Monday was all about the big technology companies planting their flags in the areas believed to have a mainstream impact in 2014 – but it was telling that their choices of which segment to claim leadership in was rather varied: Read more
A new year brings a new perspective on Apple, with Wells Fargo analysts sensing a power shift for the iPhone maker and downgrading it from “Outperform” to “Market Perform”.
The stagecoach sages are turning bearish on worries that gross margins will come under pressure later this year with the iPhone 6, which would require new, more expensive components if the historic trend of a fresh design being introduced is repeated. Read more
BlackBerry bosses’ thumbs must be getting tired. The company’s acting CEO John Chen has banged out another open letter to “valued enterprise customers and partners”, sprinkled with acronyms and suggesting a return to the group’s “heritage and roots” in “enterprise grade, end-to-end mobile solutions”.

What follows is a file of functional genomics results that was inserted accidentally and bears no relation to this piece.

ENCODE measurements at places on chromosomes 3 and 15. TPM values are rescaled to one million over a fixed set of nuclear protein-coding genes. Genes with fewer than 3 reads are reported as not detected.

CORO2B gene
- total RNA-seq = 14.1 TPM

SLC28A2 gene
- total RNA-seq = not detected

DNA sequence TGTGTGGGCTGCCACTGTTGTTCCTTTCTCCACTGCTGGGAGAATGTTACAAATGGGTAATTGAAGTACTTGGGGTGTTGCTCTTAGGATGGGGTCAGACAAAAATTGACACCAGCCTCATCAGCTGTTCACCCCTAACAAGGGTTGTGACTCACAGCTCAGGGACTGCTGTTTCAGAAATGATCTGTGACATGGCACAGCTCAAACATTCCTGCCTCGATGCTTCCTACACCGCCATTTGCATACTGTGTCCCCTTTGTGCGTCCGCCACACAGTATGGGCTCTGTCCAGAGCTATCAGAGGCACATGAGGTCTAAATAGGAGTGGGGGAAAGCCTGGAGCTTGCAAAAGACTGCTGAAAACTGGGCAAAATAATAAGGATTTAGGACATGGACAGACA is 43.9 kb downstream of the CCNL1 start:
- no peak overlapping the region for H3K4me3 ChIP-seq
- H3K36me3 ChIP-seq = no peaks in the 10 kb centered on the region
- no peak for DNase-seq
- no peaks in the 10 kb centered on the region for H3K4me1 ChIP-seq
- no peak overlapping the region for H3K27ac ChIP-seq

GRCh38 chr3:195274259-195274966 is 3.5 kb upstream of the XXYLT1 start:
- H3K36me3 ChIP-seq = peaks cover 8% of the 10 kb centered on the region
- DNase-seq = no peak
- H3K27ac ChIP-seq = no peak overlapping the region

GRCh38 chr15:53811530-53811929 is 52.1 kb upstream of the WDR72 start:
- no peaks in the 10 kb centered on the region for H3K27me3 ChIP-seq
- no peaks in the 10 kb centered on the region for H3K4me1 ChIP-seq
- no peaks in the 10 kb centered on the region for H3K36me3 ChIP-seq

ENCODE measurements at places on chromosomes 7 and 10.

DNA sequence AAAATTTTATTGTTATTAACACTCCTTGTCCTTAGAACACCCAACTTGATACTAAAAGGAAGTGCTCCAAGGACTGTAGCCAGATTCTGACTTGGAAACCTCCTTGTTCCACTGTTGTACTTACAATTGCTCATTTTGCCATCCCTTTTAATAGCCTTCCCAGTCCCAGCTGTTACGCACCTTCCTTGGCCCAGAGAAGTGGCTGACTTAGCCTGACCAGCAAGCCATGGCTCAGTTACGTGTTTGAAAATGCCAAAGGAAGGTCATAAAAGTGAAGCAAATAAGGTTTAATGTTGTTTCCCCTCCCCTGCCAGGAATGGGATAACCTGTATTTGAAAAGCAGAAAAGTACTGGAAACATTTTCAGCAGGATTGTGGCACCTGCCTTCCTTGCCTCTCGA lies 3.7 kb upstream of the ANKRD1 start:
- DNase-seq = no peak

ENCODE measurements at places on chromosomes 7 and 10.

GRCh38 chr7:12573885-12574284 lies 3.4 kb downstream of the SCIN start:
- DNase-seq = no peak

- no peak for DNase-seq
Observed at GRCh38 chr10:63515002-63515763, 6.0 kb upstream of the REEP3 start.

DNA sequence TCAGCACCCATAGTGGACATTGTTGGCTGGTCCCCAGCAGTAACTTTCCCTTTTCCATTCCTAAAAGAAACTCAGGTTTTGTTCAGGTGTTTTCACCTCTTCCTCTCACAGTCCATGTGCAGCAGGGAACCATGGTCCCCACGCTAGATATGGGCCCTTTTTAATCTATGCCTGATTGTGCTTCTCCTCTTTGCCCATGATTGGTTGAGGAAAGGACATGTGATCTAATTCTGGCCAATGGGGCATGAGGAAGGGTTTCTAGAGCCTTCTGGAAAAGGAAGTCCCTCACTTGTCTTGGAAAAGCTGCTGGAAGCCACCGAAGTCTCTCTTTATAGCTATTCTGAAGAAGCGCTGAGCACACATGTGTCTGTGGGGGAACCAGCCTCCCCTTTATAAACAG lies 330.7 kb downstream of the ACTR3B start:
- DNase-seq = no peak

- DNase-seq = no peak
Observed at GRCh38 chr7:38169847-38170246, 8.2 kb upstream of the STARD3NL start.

As Japan strives to remain at the technological forefront, why is it that its companies are so averse to the idea of merging? Too many make the same thing yet do not get around to pooling their resources. The FT’s Special Report on Japan’s technology and innovation investigates this phenomenon, while looking at some of the latest in Japanese design, writes Peter Chapman. Read more
Apple, the world’s largest public company by market capitalisation, has a problem. The lawyer appointed to ensure it is not price-fixing e-book sales is just too expensive.
The iPhone and iPad maker complained to the New York court this week that Michael Bromwich’s $1,100 an hour fee is “excessive” and he has not justified it as either “reasonable” or customary”. Read more